Yearlong delay frustrates local medical marijuana industry

By: Soft Secrets, July 18, 2017

Hawaii’s first medical marijuana dispensaries were allowed to open exactly one year ago today, but the industry has still not been able to get off the ground.

Of the eight dispensary licensees, all but two have received state approval to begin growing cannabis, and at least three have marijuana ready to sell.

Kyle Leong, a laboratory technician at Steep Hill Hawaii, tested samples of marijuana for heavy metals on Friday. Steep Hill Hawaii tests marijuana for moisture content, visual inspections, contaminants, pesticides, heavy metals and microbiologicals.

The dispensaries haven’t opened because the state Department of Health hasn’t certified any of the three laboratories — PharmLabs Hawaii, Clinical Laboratories of Hawaii and Steep Hill Labs — that will test the marijuana’s potency and purity. The DOH said it is still conducting validation studies with the labs and expects to certify them this summer.

The delays have been frustrating for both the dispensaries and patients.

“Everyone’s trying their best and working their hardest to build this industry, including the Department of Health. However, it has been a year, and it has been financially extremely taxing,” said Helen Cho, director of integrated strategy for Aloha Green Holdings Inc., one of the three Oahu dispensaries that is ready to open. “If the delays continue for much longer, this industry may not have a fair chance of flourishing. If this goes on for a few more months, the financial hole that we’re in may be too deep for us to recover from.”

Oahu’s Aloha Green Holdings, Maui Grown Therapies and Pono Life Sciences have cannabis ready to sell, while Manoa Botanicals LLC, Cure Oahu and Green Aloha Ltd. on Kauai have received state approval to grow pakalolo. Lau Ola LLC and Hawaiian Ethos on the Big Island are still building their production centers.

“It’s unfortunate it’s taking this long because it’s really depriving people who need the medicine,” said Thayne Taylor, a 66-year-old medical marijuana patient on Kauai. “If there’s no access, that means there’s no variety of products and no education. It’s all about safety as well. There are companies right now that have spent millions and have still not been able to open. It’s really a disappointment and really a shame.”

July 15, 2016, the date dispensaries were allowed to open, was never “a realistic date,” said Manoa Botanicals CEO Brian Goldstein.

“Even if everything was ready, it would have been almost impossible to have dispensaries open in that short period of time. (But) patients have been waiting a really long time,” he said. “This process really needs to be expedited because patients do have an alternative, which is the black and gray market. It’s important to find a balance between costs and time and excessive regulation.”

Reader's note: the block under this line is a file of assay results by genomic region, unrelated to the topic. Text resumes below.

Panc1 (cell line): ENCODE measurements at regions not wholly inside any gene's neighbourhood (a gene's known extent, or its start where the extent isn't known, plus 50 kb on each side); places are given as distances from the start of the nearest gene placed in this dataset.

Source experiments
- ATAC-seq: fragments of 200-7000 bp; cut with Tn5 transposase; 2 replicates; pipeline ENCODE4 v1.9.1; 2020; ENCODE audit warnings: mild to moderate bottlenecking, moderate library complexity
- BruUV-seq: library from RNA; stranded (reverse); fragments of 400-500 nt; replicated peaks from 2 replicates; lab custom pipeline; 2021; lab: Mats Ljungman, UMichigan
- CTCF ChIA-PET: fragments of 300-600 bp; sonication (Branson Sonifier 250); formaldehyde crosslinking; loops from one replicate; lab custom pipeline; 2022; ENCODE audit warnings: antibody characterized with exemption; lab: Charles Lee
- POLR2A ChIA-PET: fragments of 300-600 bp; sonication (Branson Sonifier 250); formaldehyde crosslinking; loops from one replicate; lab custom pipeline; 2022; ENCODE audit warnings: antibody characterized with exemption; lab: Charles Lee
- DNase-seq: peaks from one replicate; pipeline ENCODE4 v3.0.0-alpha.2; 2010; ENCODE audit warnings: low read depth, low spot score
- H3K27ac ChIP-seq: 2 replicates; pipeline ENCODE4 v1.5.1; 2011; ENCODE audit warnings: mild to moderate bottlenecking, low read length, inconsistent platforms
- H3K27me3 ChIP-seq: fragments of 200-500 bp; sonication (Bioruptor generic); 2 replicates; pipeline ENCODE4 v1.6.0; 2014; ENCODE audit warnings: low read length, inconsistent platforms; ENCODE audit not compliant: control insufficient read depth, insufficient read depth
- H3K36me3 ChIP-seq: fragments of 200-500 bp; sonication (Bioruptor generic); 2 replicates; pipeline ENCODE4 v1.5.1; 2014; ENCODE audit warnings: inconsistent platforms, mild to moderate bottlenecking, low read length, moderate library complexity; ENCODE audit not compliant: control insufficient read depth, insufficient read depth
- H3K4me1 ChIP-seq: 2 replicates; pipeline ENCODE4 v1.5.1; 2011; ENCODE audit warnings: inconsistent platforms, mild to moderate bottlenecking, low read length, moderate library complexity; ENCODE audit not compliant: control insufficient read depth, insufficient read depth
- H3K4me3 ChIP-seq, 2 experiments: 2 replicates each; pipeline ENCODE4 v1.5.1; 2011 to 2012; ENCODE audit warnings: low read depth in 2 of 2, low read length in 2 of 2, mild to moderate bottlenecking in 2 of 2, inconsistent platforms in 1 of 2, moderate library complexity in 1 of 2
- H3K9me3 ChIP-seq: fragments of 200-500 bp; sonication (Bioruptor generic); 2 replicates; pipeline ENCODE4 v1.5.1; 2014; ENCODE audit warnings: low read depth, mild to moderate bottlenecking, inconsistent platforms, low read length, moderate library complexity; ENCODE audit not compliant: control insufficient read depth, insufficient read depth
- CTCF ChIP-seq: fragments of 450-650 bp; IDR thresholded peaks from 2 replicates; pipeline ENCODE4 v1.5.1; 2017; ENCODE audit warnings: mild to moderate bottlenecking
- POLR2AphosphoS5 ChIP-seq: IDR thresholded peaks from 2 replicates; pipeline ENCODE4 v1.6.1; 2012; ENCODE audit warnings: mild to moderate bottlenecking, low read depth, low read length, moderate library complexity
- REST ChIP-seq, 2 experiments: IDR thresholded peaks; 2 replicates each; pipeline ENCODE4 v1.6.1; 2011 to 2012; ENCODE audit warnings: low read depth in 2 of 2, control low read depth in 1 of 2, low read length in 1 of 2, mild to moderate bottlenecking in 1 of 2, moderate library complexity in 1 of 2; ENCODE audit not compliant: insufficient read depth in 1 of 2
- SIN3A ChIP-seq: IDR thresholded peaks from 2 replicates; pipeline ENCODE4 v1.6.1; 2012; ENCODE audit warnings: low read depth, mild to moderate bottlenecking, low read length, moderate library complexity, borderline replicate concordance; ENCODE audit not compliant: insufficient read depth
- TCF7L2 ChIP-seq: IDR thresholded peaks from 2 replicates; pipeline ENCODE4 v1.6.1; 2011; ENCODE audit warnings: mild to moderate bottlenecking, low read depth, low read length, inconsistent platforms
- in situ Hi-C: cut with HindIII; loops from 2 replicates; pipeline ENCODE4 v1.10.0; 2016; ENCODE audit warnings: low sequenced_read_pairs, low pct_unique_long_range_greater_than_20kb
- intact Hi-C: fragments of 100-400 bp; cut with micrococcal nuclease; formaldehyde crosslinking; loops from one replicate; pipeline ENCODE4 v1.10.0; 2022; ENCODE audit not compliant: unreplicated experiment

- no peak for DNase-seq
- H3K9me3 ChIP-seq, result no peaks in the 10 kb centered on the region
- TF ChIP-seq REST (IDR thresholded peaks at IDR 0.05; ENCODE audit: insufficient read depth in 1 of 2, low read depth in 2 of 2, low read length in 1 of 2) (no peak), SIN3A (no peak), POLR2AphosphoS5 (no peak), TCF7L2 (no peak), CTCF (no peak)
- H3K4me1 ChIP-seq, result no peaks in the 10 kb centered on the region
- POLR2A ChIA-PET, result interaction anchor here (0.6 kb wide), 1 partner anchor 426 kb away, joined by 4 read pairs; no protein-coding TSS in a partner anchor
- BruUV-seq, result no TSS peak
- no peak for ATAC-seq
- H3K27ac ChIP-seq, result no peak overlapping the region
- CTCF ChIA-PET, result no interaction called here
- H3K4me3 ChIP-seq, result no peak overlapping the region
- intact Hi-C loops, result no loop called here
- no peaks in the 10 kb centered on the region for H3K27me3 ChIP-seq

Bill Richardson, CEO of Hawaiian Ethos, said the delays were inevitable.

“It’s inevitable that things like this take a long time because it’s such a complex effort. I don’t think people realize the complexity of building this industry from scratch,” he said. “There’s so many contingencies that make it difficult for getting this industry off the ground. (But) I’ve heard lots of sad stories (from patients). Some of them really are sad that they’ve been waiting for a legal solution for so long. We don’t want to make criminals of grandma and grandpa who have pain.”

Richard Ha, CEO of Lau Ola on Hawaii island, added, “Folks who need (the drug) because they’re recently diagnosed (with a disease), they’re in really tough shape. (But with) anything brand new, there will be bumps along the way. That’s just unavoidable.”

Earlier this month, seven of the eight dispensaries had to dodge another potential hurdle when the Hawaii Employers’ Mutual Insurance Co., known as HEMIC, announced it was dropping their workers’ compensation policies due to criminal liability concerns because marijuana is an illegal drug under federal law. Most of the dispensaries are securing new insurance coverage.

Hawaii legalized medical cannabis in 2000, but patients had no legal way to obtain the drug. There are more than 16,000 patients registered with the state. Act 241, passed in 2015, allowed the state to issue eight licenses, each allowed two production centers and two dispensaries.

A medical cannabis legislative oversight committee is scheduled to hear an industry update Wednesday from 2 to 4:30 p.m. at the state Capitol.


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